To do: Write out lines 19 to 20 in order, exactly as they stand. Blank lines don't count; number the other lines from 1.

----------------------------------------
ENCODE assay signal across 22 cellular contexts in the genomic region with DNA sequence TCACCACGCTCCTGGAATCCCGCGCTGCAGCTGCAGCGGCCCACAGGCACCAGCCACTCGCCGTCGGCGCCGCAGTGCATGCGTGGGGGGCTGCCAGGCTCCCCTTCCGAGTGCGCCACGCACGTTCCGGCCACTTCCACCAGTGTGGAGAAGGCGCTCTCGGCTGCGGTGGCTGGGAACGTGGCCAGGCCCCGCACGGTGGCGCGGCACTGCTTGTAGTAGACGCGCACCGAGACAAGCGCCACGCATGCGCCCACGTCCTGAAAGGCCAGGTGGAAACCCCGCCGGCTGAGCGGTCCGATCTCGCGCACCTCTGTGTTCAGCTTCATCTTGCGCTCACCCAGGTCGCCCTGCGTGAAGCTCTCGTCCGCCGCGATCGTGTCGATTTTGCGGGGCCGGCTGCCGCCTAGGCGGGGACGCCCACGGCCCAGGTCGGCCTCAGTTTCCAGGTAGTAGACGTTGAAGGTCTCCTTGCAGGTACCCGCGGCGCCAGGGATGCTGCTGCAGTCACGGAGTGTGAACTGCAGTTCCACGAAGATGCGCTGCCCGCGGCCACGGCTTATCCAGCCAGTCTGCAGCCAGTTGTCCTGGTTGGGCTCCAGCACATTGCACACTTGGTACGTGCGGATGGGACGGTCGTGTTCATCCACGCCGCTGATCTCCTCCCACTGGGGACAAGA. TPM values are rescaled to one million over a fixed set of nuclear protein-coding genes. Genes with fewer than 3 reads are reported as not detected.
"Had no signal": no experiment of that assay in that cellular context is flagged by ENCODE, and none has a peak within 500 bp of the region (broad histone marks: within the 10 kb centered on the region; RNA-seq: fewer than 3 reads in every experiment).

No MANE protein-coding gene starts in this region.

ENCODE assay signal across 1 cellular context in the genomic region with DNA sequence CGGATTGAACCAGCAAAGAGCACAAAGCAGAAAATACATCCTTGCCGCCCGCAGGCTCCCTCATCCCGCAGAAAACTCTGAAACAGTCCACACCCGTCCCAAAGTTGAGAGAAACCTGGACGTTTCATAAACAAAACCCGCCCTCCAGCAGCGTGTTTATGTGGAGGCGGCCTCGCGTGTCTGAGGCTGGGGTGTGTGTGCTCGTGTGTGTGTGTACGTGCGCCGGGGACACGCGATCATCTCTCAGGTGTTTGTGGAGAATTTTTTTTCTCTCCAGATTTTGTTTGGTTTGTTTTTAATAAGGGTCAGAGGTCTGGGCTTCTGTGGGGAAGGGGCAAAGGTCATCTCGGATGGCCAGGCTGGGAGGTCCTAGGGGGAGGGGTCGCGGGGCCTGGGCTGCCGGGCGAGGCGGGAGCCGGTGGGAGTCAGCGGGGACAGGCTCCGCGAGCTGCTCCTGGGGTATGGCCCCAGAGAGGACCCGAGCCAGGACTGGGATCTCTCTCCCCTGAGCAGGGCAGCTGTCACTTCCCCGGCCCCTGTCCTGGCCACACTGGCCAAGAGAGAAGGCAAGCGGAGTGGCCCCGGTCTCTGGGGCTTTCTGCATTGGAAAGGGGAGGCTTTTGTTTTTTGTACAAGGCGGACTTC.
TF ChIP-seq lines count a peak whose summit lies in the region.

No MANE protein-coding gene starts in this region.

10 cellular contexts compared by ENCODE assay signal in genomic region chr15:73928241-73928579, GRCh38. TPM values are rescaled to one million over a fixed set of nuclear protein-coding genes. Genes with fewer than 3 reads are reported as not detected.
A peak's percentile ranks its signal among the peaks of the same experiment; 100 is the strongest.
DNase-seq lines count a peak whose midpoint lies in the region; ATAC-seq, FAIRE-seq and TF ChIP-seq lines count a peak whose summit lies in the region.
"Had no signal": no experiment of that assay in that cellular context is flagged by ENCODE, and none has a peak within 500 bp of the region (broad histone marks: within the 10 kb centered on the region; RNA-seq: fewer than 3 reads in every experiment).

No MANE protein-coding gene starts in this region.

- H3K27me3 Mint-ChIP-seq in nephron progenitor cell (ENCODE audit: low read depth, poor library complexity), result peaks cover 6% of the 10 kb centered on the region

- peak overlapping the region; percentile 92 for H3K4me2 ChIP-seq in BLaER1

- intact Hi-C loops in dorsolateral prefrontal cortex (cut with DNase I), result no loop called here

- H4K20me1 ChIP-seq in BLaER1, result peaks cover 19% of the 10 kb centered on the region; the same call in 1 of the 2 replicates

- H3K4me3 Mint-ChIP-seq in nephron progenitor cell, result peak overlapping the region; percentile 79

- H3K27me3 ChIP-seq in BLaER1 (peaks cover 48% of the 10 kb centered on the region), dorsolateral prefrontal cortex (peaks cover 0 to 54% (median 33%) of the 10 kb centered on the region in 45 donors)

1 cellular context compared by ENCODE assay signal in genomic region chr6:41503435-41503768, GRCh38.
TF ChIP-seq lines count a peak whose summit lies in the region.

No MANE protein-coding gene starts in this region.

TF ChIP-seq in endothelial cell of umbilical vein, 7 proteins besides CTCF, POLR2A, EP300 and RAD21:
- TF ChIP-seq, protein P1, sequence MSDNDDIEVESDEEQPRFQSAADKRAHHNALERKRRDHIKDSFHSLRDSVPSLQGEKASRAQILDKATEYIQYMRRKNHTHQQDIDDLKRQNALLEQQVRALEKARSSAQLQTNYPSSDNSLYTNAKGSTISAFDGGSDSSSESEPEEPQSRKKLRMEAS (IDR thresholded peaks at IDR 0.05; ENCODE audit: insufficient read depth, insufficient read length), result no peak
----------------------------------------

TF ChIP-seq lines count a peak whose summit lies in the region.

No MANE protein-coding gene starts in this region.